Angiotensin-Converting Enzyme 2 (ACE2) plays a central role in vascular, renal, and myocardial physiology. In contrast to its homolog ACE, ACE2 expression is restricted to heart, kidney, and testis. The normal function of ACE2 is to convert the inactive vasoconstrictor angiotensin I (AngI) to Ang1-9 and the active form AngII to Ang1-7, unlike ACE, which converts AngI to AngII. While the role of these vasoactive peptides is not well understood, lack of ACE2 expression in ace2-/ace2- mice leads to severely reduced cardiac contractility, indicating its importance in regulating heart function. ACE2 is also the attachment receptor for HCoV-N63, SARS-CoV and SARS-CoV-2. The S1 portion of the coronavirus spike protein attaches to ACE2 presented on the host cell surface. The SARS-CoV-2 virus targets pneumocytes and macrophages expressing ACE2 in the lung, and it is believed to infect ACE2-positive cells in other tissues including the gastrointestinal tract and potentially the liver (in cholangiocytes).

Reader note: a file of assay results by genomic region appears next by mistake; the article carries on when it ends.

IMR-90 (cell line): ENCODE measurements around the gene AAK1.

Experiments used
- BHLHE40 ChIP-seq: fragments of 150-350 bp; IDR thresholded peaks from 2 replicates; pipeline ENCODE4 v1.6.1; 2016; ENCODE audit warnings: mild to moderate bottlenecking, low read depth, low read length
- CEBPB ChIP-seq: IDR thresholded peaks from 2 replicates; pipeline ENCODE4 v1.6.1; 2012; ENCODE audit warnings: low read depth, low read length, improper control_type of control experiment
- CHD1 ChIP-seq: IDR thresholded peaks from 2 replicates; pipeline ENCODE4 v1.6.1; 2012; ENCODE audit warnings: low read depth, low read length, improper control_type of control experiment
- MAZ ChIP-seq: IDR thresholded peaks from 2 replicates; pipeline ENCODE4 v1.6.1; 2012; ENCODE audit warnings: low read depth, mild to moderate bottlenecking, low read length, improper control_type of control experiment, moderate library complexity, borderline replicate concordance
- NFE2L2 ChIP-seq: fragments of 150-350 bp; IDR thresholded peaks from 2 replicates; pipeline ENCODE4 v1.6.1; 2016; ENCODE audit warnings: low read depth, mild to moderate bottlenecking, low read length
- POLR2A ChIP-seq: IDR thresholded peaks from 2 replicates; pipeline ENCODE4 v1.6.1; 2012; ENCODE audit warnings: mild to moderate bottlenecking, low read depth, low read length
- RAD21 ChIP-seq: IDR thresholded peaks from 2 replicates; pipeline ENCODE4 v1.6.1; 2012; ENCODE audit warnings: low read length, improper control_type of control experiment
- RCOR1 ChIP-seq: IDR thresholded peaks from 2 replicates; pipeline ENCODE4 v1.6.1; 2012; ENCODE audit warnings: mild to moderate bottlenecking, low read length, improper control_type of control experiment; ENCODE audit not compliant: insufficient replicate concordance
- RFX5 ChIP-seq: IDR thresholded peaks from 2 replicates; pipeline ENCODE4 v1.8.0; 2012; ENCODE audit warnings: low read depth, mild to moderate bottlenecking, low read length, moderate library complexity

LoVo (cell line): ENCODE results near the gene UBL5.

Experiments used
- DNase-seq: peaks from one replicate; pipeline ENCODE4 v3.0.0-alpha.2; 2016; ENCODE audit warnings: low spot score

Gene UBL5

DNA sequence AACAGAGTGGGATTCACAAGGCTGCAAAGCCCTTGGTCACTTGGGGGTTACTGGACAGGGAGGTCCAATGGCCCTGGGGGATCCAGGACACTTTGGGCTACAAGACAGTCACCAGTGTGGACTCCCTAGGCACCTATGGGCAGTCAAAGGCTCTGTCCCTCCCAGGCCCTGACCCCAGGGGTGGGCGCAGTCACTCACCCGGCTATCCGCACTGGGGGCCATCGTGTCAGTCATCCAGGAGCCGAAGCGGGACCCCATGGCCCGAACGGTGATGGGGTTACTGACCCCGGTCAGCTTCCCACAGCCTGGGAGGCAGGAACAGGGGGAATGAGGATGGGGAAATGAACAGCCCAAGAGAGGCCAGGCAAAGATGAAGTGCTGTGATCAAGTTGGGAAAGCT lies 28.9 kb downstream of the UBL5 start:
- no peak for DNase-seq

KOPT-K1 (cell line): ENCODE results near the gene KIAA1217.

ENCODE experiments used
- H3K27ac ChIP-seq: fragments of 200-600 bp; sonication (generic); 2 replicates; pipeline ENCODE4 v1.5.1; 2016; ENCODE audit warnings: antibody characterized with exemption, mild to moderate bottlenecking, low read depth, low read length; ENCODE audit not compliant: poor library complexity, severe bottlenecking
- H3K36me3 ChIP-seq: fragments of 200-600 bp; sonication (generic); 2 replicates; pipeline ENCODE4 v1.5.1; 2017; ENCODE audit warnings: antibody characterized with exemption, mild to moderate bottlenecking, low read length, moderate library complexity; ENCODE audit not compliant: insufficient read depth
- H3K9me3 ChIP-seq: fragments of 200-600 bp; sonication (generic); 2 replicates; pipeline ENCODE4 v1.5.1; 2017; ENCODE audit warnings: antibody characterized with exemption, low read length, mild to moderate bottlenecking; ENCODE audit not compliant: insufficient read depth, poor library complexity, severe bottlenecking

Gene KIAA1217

|Gene Name:||angiotensin I converting enzyme 2|
|Family/Subfamily:||Protease , Metallopeptidase M2|
|Synonyms:||ACE2, ACE-related carboxypeptidase, ACEH, Metalloprotease MPROT15, SARS-CoV2 Coronavirus Receptor, SARS-CoV-2 Coronavirus Receptor, COVID-19 viral receptor|
|Target Sequences:||NM_021804 NP_068576.1 Q9BYF1|
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